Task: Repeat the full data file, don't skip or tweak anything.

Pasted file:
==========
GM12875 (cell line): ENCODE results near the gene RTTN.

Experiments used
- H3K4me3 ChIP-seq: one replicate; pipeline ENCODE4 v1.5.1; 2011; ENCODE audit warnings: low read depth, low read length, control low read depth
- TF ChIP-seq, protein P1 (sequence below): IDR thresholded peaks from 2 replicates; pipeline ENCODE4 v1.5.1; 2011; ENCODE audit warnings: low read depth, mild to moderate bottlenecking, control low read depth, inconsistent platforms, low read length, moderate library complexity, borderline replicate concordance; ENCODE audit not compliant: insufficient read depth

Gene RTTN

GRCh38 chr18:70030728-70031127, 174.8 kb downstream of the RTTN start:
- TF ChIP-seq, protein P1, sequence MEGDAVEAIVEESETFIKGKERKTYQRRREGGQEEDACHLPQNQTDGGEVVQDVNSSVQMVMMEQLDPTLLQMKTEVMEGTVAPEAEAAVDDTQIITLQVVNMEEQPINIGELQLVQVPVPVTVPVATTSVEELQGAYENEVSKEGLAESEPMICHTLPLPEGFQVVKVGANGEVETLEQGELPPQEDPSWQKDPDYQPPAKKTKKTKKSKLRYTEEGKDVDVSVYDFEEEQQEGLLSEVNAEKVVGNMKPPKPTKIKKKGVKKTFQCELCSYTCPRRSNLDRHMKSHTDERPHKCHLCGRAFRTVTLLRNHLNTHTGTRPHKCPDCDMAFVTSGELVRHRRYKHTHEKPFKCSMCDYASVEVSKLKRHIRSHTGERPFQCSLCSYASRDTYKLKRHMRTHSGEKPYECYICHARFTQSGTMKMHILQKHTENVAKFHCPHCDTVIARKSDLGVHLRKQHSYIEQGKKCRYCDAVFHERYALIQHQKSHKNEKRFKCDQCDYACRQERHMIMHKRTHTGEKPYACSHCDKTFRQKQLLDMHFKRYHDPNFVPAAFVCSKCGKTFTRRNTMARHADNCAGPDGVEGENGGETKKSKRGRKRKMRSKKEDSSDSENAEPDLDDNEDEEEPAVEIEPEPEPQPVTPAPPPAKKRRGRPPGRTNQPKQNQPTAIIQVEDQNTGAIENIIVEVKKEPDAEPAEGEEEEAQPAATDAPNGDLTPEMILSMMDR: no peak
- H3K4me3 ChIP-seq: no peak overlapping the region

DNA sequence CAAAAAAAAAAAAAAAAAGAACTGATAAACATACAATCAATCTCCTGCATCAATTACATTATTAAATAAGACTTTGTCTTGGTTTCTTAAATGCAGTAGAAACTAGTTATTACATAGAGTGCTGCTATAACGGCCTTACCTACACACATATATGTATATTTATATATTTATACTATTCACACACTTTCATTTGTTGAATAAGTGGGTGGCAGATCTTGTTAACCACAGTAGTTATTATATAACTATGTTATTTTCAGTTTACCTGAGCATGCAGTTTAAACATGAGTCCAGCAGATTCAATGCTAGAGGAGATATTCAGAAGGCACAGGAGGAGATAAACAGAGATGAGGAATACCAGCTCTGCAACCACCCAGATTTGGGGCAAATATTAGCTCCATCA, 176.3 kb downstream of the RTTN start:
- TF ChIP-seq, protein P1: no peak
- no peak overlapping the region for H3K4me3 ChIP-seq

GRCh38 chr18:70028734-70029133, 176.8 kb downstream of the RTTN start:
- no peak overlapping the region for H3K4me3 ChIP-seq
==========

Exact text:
GM12875 (cell line): ENCODE results near the gene RTTN.

Experiments used
- H3K4me3 ChIP-seq: one replicate; pipeline ENCODE4 v1.5.1; 2011; ENCODE audit warnings: low read depth, low read length, control low read depth
- TF ChIP-seq, protein P1 (sequence below): IDR thresholded peaks from 2 replicates; pipeline ENCODE4 v1.5.1; 2011; ENCODE audit warnings: low read depth, mild to moderate bottlenecking, control low read depth, inconsistent platforms, low read length, moderate library complexity, borderline replicate concordance; ENCODE audit not compliant: insufficient read depth

Gene RTTN

GRCh38 chr18:70030728-70031127, 174.8 kb downstream of the RTTN start:
- TF ChIP-seq, protein P1, sequence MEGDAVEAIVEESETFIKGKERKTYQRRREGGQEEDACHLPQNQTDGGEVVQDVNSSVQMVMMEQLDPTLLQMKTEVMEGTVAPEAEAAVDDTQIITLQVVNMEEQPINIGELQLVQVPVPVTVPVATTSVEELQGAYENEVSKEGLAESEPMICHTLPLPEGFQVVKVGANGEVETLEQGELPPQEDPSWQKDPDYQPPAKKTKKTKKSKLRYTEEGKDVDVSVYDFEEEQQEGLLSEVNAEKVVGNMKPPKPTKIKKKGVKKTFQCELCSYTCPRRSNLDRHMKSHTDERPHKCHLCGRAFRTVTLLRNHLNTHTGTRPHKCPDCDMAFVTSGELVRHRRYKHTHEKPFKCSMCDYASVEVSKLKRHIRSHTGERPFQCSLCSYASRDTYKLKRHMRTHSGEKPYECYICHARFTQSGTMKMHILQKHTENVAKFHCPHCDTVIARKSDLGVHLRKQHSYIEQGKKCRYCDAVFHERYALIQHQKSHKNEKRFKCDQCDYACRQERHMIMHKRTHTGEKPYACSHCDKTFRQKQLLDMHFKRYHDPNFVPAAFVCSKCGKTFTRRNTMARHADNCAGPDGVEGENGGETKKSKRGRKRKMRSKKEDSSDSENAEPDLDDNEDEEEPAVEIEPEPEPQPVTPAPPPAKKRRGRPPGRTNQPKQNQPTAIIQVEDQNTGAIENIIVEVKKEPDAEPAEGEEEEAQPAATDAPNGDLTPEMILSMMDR: no peak
- H3K4me3 ChIP-seq: no peak overlapping the region

DNA sequence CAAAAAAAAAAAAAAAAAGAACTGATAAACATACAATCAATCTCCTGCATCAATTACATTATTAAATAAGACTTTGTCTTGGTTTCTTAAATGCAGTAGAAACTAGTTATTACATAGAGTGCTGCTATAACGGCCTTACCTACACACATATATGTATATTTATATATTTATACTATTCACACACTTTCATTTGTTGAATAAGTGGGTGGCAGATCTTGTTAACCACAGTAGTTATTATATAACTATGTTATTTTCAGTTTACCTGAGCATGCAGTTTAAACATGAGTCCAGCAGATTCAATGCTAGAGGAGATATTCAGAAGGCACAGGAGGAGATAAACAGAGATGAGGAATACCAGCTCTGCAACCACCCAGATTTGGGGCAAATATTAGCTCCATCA, 176.3 kb downstream of the RTTN start:
- TF ChIP-seq, protein P1: no peak
- no peak overlapping the region for H3K4me3 ChIP-seq

GRCh38 chr18:70028734-70029133, 176.8 kb downstream of the RTTN start:
- no peak overlapping the region for H3K4me3 ChIP-seq